Author: Tim Higgins
Review Date: 8/15/2001

Model: PRO


– Extremely fast
– Built-in PPTP server and client endpoints and IPsec endpoint with no per-user licensing
– Two serial ports for simultaneous WAN dialup/ISDN and dial in RAS connection


– Windows client required for setup
– No DMZ
– Need to work out some kinks in the features


Review Updates

10/9/01 – New firmware upgrade availableVersion 1.4.2 promises “improved firewall, port forwarding and IPSec support for IP aliases.”


The Basics

  • Power

  • System

  • Online

  • LAN Receive

  • LAN Transmit

  • Internet Receive

  • Internet Transmit

  • VPN

  • Update

  • Support

  • One RJ45 10BaseT for the WAN

  • One RJ45 10BaseT LAN

  • Two DB9M  “COM” RS232 ports

  • Power

Comes with
  • printed Quick Install guide

  • Installation CD

  • one normal UTP cable

  • one crossover UTP cable

  • 100-240VAC Power supply

  • power supply AC cord

  • Reset switch always clears unit to factory defaults

  • Power switch

  • NO Uplink or Normal / Crossover switch for LAN Ports (see this page if this concerns you!)



SNAPgear is a new entry into the SOHO router market, with a sharp focus on providing PPTP and IPsec VPN capabilities without putting too large a dent in your pocket.


Background & Basic Features

SNAPgear, which is a wholly owned subsidiary of embedded OS supplier Lineo, is a very new company with a mission… to bring VPN networking to the masses!  The product line is based on the Motorola ColdFire processor (the PRO uses the 5307 clocked at 90MHz) running Lineo’s uCLinux OS, and is based on Lineo’s SecureEdge reference design platform.  It starts with the $249 Lite model and ends with the $549 PRO model, which is the one they sent us for review.

All versions have a serial port that can support dialup or ISDN WAN connection, in addition to the 10BaseT WAN Ethernet port.  The $399 SOHO+ and PRO models have a second serial port that can be used to simultaneously support a dialup/ISDN WAN and dial-in RAS connections.  These two models also support Telnet-based configuration, and RADIUS/TACACS+ authentication.  The PRO, however, is the only model to have a security co-processor, which helps with the encryption processing and allows the PRO to support a total of 40 PPTP and 70 IPsec tunnels (more on this later).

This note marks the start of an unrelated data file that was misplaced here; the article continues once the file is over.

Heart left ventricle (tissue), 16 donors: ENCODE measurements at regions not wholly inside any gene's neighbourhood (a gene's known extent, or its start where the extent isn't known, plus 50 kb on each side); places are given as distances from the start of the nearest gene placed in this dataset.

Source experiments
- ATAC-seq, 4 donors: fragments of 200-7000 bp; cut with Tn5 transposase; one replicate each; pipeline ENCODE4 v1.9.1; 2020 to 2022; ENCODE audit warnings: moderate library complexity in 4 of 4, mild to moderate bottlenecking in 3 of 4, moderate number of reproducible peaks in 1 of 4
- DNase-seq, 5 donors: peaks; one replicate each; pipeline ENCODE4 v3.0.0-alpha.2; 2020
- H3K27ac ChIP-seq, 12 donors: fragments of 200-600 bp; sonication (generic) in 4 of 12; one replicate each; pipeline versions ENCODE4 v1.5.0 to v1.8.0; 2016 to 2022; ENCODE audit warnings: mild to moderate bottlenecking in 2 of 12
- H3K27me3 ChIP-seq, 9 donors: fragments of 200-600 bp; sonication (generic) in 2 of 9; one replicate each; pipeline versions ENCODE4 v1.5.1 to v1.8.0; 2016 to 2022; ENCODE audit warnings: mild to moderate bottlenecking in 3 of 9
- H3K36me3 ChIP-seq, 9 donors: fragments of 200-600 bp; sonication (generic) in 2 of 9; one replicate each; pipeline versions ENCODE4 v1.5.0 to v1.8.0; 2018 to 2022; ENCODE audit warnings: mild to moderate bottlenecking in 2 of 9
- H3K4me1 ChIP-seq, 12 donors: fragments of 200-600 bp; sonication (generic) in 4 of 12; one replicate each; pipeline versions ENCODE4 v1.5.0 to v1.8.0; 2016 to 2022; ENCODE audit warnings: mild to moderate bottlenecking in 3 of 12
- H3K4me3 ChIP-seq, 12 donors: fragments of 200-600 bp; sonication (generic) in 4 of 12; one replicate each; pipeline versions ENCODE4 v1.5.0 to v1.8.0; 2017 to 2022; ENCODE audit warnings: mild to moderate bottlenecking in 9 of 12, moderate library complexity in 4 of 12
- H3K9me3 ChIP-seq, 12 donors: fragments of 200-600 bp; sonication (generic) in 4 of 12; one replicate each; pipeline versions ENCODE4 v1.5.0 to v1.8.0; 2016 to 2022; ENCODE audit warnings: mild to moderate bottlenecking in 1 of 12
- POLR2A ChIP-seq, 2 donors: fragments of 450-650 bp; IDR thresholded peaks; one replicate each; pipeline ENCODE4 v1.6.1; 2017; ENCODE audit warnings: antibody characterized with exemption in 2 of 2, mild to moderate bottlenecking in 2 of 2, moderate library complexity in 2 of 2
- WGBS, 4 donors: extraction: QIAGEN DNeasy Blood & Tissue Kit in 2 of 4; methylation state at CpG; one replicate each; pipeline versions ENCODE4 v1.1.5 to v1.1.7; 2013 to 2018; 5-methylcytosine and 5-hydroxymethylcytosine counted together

The $299 Lite+ is the only model to include a 4 port 10/100 switch. All other versions have just one 10BaseT LAN port, with no uplink connector or switch.  SNAPgear does include both normal and crossover UTP cables to make your setup job easier, though.


SNAPgear makes no secret about being Linux based and even lets you view, edit, save, and restore key Linux configuration files!  So I found it curious that I needed to run a Windows based installation program to assign an IP address to the router before I could access the HTTP (web) based admin pages. As a result of this and other decisions that SNAPgear made about the setup process, it took me longer than it should have to set up the unit.  So that you don’t repeat my experience, here’s how the unit comes set up:

  • No IP address assigned

  • WAN port not set to be a DHCP client

  • LAN DHCP server not enabled

So make things easy on yourself, and assign a static IP to the PC that you use for setup.  The setup program will detect the subnet you’re in and you’ll just have to enter a number from 1 to 254 to complete the IP address for the box.

Once you assign the SNAPgear an address, you’ll be able to reach the admin pages, where you’ll need to enter the other information to get you connected.  The Connect to Internet page (not shown) gives you the choice of Cable Modem, Modem, ADSL, and Do not Connect to Internet for non-PPPoE, Dialup, PPPoE, and no Internet connection respectively.  The ADSL setup page shown here gives you the options you’ll need to get set up with most PPPoE based BSPs.  Note that the Cable Modem setup page has choices for Generic, Big Pond Advance (a popular Australian BSP), and @Home networks.

Tip: The SNAPgear will also let you change the WAN MAC address for AT&T Broadband and other BSPs, but you’ll have to go to the Advanced > Flash Upgrade page!

You’ll probably need to visit this page, where you both set the IP address and subnet mask for the router itself, and find the settings for the router WAN port.

Your set-up may also include a visit to the LAN DHCP server page. In this screen shot, I’ve already set up the server and have a few IP addresses leased.  Note the ability to end a lease, but also the absence of MAC address info for the lessees.